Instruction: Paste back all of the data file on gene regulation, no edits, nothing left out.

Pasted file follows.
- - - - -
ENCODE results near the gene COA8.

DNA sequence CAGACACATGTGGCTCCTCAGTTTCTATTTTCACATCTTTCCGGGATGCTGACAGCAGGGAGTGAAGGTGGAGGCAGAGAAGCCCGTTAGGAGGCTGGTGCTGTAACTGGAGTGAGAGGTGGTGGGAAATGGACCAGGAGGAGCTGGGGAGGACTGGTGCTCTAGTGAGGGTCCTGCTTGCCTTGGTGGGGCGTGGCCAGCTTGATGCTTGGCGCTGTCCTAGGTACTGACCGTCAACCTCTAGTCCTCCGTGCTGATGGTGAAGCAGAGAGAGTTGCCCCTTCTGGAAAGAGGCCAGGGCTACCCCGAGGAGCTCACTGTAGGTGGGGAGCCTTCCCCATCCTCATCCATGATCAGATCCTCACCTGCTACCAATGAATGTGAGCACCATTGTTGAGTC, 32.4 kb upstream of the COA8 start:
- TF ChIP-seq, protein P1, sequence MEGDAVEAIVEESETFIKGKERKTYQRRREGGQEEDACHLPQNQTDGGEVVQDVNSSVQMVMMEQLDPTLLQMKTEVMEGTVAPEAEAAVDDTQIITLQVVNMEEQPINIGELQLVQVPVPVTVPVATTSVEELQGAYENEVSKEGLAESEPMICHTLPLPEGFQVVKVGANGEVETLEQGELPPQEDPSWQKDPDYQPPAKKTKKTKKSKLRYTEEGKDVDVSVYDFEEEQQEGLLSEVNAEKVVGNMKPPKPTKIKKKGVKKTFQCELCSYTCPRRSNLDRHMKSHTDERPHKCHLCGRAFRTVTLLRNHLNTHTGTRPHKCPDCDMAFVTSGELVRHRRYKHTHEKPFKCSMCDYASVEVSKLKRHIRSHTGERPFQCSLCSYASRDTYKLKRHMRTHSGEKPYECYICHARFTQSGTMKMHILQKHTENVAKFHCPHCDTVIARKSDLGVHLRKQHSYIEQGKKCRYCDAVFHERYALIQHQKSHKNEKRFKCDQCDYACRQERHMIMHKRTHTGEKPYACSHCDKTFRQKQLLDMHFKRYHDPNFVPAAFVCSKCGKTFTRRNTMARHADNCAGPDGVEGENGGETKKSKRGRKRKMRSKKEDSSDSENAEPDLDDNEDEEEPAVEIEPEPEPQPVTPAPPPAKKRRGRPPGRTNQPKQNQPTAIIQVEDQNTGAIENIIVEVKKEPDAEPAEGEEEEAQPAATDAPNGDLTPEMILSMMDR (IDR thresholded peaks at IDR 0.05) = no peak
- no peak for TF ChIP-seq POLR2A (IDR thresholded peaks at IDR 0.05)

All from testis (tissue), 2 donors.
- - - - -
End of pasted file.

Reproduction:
ENCODE results near the gene COA8.

DNA sequence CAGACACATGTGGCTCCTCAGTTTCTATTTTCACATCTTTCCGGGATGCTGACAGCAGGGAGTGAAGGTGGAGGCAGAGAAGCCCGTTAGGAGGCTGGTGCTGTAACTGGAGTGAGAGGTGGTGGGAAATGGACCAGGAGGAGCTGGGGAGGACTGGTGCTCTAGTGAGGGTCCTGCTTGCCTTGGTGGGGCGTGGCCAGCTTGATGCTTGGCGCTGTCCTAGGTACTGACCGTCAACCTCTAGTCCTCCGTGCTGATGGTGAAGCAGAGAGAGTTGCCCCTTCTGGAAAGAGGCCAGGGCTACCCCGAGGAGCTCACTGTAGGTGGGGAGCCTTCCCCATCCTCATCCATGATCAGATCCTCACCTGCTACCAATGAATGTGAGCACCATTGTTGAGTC, 32.4 kb upstream of the COA8 start:
- TF ChIP-seq, protein P1, sequence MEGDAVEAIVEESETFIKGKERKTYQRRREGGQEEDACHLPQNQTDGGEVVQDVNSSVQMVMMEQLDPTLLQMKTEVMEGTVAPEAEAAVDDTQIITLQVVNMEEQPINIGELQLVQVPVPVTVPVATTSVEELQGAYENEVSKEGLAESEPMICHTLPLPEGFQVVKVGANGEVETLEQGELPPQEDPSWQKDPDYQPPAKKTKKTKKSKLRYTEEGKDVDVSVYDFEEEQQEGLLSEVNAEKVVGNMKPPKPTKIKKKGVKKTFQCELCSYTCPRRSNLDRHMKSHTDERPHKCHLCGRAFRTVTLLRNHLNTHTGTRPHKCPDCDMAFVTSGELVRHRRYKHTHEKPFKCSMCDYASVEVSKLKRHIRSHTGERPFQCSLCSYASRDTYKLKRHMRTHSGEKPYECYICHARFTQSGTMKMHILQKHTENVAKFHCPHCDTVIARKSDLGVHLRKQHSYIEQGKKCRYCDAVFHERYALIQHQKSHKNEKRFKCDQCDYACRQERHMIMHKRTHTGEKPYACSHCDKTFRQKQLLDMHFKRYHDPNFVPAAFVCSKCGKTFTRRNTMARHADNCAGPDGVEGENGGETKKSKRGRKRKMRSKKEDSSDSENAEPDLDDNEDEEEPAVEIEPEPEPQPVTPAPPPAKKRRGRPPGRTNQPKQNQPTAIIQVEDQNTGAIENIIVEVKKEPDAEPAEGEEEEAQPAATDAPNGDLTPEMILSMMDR (IDR thresholded peaks at IDR 0.05) = no peak
- no peak for TF ChIP-seq POLR2A (IDR thresholded peaks at IDR 0.05)

All from testis (tissue), 2 donors.